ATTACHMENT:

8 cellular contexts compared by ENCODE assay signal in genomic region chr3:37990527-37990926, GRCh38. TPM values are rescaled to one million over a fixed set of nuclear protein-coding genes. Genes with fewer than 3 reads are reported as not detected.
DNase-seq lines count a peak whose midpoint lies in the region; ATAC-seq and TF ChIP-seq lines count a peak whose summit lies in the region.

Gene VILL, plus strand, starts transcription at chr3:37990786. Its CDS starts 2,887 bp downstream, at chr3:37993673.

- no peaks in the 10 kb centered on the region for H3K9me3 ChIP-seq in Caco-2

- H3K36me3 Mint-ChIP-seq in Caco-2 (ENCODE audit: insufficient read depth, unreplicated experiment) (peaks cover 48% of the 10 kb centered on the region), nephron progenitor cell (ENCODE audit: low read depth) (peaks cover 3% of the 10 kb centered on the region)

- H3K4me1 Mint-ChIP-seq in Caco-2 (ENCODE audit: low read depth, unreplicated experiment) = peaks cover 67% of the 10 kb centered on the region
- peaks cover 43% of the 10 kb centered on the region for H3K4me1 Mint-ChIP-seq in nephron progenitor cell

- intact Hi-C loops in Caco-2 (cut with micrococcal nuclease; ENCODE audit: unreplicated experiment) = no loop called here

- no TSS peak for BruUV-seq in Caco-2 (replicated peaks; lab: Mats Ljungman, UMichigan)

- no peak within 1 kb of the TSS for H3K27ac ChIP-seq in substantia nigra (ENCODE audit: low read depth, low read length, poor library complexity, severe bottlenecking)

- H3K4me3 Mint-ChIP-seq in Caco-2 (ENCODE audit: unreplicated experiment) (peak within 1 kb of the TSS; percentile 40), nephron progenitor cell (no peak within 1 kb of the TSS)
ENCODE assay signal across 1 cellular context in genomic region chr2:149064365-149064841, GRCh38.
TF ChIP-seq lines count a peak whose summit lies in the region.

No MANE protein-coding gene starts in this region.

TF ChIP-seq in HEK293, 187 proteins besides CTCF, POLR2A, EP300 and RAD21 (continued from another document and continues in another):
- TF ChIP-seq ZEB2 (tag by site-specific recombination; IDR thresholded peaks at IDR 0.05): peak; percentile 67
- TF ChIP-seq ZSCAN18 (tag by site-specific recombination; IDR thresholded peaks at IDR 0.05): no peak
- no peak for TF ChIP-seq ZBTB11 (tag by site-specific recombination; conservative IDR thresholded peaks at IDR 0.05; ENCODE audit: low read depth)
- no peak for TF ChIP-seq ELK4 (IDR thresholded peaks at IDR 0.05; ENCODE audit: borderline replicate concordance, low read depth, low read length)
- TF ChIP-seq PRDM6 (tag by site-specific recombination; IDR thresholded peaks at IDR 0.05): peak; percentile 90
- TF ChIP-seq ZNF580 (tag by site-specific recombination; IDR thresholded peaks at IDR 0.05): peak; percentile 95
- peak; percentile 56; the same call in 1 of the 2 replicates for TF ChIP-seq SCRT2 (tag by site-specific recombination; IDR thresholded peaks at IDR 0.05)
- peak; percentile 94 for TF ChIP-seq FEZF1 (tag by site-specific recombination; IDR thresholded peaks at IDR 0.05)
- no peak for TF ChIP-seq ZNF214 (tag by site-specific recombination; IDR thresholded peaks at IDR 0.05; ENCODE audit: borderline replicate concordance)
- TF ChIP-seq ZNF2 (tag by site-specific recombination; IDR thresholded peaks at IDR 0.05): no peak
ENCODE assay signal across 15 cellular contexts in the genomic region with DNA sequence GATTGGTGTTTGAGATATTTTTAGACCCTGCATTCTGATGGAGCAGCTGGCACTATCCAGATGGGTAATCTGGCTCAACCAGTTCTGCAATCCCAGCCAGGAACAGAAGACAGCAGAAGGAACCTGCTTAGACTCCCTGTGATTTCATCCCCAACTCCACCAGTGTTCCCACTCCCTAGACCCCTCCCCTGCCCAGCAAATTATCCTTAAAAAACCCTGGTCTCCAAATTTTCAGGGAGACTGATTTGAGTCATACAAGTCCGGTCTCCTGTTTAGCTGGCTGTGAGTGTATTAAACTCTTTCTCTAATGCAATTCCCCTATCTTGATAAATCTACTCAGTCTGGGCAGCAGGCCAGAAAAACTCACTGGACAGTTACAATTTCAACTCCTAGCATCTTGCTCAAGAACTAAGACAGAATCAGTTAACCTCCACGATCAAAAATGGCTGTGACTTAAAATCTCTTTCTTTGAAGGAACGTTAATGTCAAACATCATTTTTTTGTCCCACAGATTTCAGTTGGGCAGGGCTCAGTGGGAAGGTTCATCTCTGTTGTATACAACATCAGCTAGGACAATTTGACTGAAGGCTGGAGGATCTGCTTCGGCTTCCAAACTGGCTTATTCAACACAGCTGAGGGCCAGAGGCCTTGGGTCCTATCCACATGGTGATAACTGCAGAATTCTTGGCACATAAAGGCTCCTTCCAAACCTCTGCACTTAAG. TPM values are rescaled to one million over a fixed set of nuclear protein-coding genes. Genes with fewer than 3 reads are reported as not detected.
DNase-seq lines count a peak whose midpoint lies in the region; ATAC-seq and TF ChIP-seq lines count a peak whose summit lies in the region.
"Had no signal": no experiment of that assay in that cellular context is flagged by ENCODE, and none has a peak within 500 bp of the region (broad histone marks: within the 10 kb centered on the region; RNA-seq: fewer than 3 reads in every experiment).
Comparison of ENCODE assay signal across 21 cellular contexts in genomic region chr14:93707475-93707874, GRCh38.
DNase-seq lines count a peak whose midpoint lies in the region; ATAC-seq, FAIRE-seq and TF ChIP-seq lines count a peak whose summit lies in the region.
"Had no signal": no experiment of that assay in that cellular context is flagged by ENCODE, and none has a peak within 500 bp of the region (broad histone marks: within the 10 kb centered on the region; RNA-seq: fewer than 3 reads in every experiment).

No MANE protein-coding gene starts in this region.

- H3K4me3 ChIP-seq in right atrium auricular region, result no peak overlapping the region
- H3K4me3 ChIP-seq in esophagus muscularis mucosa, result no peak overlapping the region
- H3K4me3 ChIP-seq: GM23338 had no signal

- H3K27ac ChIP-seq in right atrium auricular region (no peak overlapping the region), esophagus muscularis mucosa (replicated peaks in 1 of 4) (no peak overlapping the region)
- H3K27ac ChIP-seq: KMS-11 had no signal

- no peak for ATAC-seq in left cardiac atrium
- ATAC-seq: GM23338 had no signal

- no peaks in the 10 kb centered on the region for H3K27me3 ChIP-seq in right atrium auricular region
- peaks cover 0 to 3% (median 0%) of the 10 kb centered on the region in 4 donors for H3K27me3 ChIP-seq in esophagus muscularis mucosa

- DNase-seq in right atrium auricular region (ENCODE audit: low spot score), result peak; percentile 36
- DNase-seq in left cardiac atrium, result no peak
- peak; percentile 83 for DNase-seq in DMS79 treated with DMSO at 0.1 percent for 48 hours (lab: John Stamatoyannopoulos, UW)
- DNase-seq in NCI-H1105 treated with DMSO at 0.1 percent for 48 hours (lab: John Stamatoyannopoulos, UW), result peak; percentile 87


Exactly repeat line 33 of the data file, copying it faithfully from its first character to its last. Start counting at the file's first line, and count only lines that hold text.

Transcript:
- H3K4me3 ChIP-seq in right atrium auricular region, result no peak overlapping the region